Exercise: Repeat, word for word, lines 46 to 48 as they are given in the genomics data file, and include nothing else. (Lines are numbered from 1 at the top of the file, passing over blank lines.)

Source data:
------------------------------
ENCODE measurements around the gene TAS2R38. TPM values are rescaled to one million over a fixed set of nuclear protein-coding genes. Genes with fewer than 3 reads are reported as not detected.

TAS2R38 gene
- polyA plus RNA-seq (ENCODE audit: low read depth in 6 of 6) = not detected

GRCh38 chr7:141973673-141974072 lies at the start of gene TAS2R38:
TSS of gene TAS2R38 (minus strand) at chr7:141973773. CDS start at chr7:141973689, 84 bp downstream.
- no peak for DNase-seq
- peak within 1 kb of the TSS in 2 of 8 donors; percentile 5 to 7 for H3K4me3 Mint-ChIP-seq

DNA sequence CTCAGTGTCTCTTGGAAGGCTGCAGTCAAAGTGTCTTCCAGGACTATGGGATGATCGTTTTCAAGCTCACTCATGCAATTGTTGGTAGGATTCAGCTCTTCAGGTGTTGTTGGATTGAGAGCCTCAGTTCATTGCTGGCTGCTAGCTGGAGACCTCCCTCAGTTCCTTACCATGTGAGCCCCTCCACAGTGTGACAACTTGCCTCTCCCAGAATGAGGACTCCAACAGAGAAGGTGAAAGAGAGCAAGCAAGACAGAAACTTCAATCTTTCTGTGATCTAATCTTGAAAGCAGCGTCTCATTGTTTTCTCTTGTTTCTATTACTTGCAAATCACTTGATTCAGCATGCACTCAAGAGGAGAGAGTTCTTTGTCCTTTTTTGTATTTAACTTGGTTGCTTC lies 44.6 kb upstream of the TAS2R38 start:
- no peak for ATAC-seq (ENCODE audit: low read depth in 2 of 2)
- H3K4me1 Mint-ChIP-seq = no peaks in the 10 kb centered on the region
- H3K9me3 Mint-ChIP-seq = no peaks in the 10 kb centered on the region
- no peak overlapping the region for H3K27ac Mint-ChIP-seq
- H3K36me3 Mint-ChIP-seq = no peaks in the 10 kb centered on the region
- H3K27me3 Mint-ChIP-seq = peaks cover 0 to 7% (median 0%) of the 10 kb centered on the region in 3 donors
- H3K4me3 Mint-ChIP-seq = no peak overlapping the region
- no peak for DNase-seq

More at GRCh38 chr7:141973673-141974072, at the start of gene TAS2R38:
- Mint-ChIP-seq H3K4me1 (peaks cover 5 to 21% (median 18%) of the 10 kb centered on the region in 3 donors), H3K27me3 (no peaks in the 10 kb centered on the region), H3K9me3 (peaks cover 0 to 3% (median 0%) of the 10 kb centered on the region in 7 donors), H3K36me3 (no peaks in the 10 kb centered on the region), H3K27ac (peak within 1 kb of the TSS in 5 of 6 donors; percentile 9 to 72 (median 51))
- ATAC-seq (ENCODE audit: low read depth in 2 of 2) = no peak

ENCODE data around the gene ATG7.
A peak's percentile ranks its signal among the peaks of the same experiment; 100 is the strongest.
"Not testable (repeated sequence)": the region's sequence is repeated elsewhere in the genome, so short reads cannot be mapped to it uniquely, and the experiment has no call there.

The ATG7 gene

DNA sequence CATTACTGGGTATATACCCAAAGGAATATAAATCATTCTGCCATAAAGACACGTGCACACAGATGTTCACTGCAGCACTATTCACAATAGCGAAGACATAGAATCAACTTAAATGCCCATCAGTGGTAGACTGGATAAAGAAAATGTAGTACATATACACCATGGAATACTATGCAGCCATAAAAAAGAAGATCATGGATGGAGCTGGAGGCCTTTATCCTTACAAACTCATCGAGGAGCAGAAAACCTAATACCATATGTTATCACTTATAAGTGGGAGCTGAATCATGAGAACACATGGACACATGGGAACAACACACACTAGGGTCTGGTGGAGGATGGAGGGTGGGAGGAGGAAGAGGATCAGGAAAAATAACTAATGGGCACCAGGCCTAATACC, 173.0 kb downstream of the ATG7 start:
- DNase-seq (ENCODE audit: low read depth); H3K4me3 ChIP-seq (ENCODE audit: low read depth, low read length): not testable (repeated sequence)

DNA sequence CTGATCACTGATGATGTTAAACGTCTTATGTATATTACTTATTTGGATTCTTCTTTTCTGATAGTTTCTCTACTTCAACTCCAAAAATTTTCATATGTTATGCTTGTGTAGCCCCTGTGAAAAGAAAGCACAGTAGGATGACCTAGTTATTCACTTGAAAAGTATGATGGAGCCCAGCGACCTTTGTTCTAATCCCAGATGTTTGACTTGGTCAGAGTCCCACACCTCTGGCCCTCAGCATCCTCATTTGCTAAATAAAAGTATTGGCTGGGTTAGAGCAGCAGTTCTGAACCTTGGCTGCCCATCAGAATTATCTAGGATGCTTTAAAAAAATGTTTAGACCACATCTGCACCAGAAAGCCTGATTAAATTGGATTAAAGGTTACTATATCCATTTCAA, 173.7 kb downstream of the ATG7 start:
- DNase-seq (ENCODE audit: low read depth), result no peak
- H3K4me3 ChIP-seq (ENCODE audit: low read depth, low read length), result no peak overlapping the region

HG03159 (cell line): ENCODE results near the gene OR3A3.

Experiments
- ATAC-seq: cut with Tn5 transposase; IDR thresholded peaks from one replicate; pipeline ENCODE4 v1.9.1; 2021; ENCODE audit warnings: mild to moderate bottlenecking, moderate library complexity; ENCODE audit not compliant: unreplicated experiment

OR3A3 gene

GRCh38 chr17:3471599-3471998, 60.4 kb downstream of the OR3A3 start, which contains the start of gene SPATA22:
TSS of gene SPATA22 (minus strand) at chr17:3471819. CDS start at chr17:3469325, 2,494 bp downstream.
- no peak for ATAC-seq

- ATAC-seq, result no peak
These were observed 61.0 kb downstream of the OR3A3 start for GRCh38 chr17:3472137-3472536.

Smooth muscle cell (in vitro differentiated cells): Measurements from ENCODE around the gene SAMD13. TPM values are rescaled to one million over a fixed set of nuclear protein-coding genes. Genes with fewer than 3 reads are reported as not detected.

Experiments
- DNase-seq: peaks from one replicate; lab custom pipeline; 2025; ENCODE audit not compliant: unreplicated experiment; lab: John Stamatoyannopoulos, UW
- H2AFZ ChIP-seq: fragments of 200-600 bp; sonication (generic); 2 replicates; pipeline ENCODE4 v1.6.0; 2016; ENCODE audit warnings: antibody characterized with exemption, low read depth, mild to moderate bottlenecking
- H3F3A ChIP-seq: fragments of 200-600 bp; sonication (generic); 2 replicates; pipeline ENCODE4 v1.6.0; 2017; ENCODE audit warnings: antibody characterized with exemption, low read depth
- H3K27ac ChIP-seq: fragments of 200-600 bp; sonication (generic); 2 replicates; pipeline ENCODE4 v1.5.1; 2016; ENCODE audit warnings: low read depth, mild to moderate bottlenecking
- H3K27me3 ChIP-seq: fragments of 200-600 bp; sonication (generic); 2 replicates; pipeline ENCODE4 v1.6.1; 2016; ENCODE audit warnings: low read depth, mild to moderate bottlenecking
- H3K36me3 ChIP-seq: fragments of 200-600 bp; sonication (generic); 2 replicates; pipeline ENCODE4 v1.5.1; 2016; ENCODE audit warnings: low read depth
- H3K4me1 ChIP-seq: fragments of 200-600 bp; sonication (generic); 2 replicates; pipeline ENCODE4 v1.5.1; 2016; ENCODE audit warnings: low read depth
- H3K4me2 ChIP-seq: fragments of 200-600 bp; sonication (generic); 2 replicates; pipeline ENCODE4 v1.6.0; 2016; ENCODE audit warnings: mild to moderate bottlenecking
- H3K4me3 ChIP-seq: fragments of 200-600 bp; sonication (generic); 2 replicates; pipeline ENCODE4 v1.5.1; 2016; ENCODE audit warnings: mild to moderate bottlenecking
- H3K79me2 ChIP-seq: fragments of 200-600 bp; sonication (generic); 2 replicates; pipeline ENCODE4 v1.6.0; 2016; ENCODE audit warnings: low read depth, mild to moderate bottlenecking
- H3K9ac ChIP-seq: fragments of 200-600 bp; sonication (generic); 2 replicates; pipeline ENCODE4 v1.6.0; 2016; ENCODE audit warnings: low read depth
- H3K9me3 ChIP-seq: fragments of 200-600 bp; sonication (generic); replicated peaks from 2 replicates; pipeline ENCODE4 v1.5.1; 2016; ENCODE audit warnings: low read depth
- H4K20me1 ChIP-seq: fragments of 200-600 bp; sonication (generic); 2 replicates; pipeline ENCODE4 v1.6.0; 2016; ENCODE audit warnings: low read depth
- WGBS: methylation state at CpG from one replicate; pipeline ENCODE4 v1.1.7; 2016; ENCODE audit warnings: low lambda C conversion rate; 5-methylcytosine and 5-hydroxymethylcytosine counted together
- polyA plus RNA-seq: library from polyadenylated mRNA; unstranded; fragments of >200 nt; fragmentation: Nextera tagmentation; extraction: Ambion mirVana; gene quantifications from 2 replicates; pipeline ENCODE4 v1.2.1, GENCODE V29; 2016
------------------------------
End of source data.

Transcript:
- H3K4me1 ChIP-seq: fragments of 200-600 bp; sonication (generic); 2 replicates; pipeline ENCODE4 v1.5.1; 2016; ENCODE audit warnings: low read depth
- H3K4me2 ChIP-seq: fragments of 200-600 bp; sonication (generic); 2 replicates; pipeline ENCODE4 v1.6.0; 2016; ENCODE audit warnings: mild to moderate bottlenecking
- H3K4me3 ChIP-seq: fragments of 200-600 bp; sonication (generic); 2 replicates; pipeline ENCODE4 v1.5.1; 2016; ENCODE audit warnings: mild to moderate bottlenecking